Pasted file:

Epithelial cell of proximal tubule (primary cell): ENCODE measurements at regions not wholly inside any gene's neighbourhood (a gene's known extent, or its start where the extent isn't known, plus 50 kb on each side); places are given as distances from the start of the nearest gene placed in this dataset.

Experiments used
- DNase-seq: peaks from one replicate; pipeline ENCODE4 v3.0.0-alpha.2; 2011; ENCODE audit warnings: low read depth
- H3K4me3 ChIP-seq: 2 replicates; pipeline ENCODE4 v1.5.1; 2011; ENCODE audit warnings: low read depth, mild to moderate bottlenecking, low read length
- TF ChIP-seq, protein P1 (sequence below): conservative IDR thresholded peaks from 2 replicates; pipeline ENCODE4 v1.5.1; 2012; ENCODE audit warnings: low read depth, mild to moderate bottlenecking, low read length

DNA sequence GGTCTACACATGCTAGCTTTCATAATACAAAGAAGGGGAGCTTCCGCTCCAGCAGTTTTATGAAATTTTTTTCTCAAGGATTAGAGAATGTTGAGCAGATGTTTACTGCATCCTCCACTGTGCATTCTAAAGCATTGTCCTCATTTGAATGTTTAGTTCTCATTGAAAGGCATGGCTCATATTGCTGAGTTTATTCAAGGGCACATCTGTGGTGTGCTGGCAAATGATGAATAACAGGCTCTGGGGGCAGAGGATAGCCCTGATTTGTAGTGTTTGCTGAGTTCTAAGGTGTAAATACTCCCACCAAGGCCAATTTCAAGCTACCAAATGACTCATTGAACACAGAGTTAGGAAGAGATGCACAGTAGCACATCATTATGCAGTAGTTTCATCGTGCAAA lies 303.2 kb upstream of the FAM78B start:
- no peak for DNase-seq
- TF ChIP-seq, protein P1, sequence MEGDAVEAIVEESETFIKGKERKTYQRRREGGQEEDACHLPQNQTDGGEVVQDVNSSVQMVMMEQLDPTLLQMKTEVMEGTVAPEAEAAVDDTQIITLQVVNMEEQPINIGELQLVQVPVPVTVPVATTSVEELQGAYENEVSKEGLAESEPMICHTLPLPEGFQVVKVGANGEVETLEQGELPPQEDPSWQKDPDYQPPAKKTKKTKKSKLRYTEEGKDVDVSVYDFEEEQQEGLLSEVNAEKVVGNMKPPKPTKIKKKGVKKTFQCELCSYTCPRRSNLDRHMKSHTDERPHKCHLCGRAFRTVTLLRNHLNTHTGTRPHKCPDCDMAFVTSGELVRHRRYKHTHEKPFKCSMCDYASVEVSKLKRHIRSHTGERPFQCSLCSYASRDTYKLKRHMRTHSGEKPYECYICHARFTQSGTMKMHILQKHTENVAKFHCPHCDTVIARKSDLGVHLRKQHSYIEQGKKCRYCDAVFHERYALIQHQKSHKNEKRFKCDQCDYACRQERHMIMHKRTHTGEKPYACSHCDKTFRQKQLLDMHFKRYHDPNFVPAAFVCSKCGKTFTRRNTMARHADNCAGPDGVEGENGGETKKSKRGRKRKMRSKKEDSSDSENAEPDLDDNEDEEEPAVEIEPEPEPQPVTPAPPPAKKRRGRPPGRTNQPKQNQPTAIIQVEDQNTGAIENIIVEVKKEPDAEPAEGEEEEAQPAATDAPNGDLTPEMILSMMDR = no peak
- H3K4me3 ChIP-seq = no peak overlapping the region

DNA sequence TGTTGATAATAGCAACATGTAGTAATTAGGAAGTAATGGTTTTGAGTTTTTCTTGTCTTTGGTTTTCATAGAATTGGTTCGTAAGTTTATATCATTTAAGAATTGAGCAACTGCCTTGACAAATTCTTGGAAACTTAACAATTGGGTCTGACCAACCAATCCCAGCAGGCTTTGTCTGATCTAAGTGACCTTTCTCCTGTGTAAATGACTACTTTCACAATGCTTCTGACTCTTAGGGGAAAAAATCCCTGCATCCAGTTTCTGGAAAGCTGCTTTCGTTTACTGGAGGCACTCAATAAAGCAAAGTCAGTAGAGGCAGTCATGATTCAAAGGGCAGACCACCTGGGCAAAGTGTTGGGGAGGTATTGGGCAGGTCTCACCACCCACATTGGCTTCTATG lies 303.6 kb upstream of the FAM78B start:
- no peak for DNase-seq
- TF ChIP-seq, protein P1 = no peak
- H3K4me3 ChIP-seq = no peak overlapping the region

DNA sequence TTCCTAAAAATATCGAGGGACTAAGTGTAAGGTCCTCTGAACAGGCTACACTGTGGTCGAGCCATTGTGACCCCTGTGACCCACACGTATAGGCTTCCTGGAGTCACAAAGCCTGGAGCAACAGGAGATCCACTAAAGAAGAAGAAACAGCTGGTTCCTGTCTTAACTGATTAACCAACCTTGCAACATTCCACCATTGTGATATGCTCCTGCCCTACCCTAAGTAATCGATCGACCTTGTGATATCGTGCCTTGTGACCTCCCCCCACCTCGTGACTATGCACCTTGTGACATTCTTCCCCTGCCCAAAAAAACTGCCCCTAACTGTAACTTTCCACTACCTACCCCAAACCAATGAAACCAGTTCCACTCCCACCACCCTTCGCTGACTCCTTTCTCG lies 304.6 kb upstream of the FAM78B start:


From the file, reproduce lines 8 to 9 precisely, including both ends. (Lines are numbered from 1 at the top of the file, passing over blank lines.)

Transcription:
- TF ChIP-seq, protein P1, sequence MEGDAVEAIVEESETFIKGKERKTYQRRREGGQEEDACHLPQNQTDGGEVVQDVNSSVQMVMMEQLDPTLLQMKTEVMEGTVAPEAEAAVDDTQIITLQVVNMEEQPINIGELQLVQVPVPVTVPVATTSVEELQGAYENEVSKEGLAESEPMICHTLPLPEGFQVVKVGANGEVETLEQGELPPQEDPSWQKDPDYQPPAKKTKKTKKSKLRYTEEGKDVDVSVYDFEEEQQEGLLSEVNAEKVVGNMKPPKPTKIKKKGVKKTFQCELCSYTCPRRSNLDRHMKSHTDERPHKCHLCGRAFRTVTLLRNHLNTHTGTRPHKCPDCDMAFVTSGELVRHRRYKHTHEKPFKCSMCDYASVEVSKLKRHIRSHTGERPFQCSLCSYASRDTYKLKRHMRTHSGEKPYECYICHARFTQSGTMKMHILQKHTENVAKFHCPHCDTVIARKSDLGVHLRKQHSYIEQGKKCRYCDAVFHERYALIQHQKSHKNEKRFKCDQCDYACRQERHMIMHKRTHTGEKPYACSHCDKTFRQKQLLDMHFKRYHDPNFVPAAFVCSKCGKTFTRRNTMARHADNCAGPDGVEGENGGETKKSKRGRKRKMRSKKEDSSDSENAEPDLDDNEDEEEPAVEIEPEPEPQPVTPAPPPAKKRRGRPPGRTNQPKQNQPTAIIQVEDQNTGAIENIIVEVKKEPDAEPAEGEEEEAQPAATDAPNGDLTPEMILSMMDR = no peak
- H3K4me3 ChIP-seq = no peak overlapping the region